10 Gardening Activities for August in the South
Be sure to keep a watchful eye on your garden this month. Look for pest issues and also plants that need extra water or protection. Here are garden tasks, tips, ideas, chores, and places to visit this month.
1. Care for Summer Crops
The vegetables, herbs, and fruits in your garden will be prolific this month. Be sure to continuously harvest produce so it doesn’t go to waste or drop to the ground (which will attract pests). Also, many plants such as green beans, basil, tomatoes, peppers, chives, and lettuce yield better crops when harvested regularly. While harvesting, be sure to look for pests and disease on plants. For example, if you see worms on tomato plants, you should remove them by hand and dispose of them. If you see indication of disease on any plants, remove affected foliage as soon as possible and dispose of it. Protect plants with neem oil.
2. Save Your Summer Bounty
Some people love canning and preserving while others swear by drying herbs and freezing other produce. Whatever you’re most comfortable with, be sure to order supplies such as mason jars, freezer bags, twine, and other items so you have them on hand as the season progresses. If you know you won’t use all your produce and don’t plan to give it away, try saving batches each week. Label containers with the date so you know when you harvested it. Learn easy ways to preserve your harvest.
3. Visit Juniper Level Botanic Garden
This garden, run by plantsman Tony Avent who also runs Plant Delights Nursery, is located in Raleigh, North Carolina. It’s worth a visit this month because many of the exotic plants and tropicals that Avent is known for look especially good right now. From agaves to bananas, red hot poker to yuccas, there’s a lot to see. If tropical plants aren’t your thing, there are many other specialty collections to see.
4. Give Topiaries & Hedges a Final Haircut
Many varieties of topiary and hedges start going dormant in November and December. So if you trim later than the end of August, there’s a chance that the new growth won’t be able to harden off before the first freeze. This will destroy new growth and cause unsightly dieback that you will have to cut back harder next season.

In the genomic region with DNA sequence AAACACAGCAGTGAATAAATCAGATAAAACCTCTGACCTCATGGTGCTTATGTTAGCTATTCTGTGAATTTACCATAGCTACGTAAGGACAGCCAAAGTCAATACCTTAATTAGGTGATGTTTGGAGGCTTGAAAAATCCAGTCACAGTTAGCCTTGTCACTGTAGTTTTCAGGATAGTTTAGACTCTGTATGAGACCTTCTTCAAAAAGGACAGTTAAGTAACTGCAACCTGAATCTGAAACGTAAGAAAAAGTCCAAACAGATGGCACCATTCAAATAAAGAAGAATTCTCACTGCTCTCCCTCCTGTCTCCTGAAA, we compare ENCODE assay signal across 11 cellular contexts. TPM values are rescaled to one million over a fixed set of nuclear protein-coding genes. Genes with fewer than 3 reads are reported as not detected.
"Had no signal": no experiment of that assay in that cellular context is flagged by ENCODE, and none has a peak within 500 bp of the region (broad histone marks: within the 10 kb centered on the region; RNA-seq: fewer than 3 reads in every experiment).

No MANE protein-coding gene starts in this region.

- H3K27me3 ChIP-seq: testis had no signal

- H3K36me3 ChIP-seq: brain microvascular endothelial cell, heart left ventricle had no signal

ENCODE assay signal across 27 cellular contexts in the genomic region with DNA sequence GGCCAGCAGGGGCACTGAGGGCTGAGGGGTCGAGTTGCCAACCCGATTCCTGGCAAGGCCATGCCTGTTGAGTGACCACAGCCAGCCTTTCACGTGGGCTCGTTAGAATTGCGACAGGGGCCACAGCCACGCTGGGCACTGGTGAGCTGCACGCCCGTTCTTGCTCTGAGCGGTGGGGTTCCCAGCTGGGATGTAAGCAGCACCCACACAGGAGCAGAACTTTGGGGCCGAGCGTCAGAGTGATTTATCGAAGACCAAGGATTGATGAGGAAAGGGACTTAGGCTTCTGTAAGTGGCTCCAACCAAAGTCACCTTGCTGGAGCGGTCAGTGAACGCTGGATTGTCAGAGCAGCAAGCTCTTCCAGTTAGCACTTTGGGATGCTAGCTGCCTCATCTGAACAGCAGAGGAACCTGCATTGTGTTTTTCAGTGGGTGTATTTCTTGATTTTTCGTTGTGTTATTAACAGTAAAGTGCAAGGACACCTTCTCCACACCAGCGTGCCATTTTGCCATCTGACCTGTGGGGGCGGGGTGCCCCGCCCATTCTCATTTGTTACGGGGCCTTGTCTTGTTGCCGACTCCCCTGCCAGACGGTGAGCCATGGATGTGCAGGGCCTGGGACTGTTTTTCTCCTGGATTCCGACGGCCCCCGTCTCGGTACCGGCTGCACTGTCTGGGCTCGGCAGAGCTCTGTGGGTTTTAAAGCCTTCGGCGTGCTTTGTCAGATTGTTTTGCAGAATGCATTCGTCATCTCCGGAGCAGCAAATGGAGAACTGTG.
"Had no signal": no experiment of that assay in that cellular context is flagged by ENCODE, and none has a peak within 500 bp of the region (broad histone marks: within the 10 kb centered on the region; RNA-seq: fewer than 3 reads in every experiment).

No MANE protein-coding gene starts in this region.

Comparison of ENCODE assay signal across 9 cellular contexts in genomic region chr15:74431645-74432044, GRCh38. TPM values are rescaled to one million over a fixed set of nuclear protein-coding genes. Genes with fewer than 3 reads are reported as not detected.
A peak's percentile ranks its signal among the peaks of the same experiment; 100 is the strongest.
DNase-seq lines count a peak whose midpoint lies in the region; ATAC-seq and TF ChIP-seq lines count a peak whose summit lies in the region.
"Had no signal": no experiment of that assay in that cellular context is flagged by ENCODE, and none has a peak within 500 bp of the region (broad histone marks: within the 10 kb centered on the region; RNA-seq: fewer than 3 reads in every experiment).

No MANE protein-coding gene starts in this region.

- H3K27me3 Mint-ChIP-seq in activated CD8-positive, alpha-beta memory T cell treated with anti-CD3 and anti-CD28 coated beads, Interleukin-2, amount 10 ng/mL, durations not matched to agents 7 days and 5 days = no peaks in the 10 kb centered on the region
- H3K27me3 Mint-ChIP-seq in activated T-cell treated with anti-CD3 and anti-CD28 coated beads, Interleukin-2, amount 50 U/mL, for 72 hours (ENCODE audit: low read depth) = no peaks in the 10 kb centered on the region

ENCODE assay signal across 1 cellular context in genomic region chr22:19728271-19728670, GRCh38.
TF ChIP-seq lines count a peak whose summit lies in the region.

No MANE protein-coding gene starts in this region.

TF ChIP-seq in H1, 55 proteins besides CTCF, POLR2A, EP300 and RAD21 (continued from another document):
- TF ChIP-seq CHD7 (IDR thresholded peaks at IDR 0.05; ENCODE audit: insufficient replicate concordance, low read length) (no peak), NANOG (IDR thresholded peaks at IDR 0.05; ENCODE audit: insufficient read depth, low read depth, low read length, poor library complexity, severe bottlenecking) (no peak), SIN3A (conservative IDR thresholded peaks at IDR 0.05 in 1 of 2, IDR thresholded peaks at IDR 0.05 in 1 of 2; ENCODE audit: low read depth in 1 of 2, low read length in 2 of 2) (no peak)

5. Continue Planting & Dividing Irises
You can start planting irises this month. They usually do best when planted between August and October, according to the American Iris Society. The fall months typically bring rain which helps supplement watering. Order new varieties online from sources such as Schriener’s Iris Gardens or Rainbow Iris Farm. If you already have irises in your garden that are looking crowded, dig up clumps and divide them with a clean spade during a cooler time of day. Once clumps are out of the ground, move them to the shade so they don’t dry out. After dividing them, replant them as soon as possible. This is a quick visual rundown of how to divide irises.
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6. Order Bulbs
Though you probably won’t be planting bulbs for another month or two, now is the time to make your selections and place an order. If you don’t do it now many of the bulb suppliers will sell out of the best selections. One tip: Order in bulk from sources that sell in large quantities such as Van Engelen Inc. who sells bulbs in sets of 50, 100, 500, 1,000, and more. It’s much more cost effective to buy them this way. Just make sure you’re ready to do some planting! (If you don’t think you’ll plant them all, find a neighbor or friend who is also looking to plant bulbs so you can go in on the cost together.) The impact on your garden next spring will be magical. Bulb suppliers also have pages with suggestions such as the best bulbs to grow in warmer climates or daffodils that love heat.
7. Give Your Roses Some Love
Keep a watchful eye on your roses and continue spraying them with organic fungicide to prevent disease. You’ll also want to stop fertilizing roses this month. If you see signs of disease, remove affected foliage as soon as possible and dispose of it. Get more rose care tips.
8. Plant Conifers Now and Into the Fall
When planting conifers you want to make sure they have adequate time to root before the ground begins to freeze. In most areas of the South, planting in late August and into the fall will provide adequate warmth for root growth and enough time for roots to establish. Keep plants consistently watered until rain or snow increases the natural moisture level of the soil. Visit Singing Tree Gardens Nursery to buy online or purchase at your local nursery.
9. Plant Cool-Season Crops
Prepare beds by removing warm-weather crops that are ready to be turned. Cover beds with a 2- to 4-inch layer of compost. Direct sow beans, beets, spinach, mesclun, tatsoi, and other crops appropriate for fall planting. It’s best to plant crops like broccoli, cabbage, and cauliflower from starts rather than seeds. Always look at your area’s first frost date to determine which crops are appropriate to plant right now.
10. Visit the Atlanta Botanical Garden
This is a great month to visit the Atlanta Botanical Garden because there’s so much going on during summer—from concerts in the garden to seasonal exhibits. It’s also interesting to see how well many of the gardens perform in high heat. The Rock Garden, Conifer Garden, Edible Garden, Levy Parterre Garden, and more look great in the heat of high summer. And if you want a break from the heat, take a stroll along the Kendeda Canopy Walk. It has a woodland walkway that weaves through a canopy of oaks, hickories, and tulip poplars. The walkway is suspended around 40 feet in the air, and visitors can observe the woodland forest floor below.
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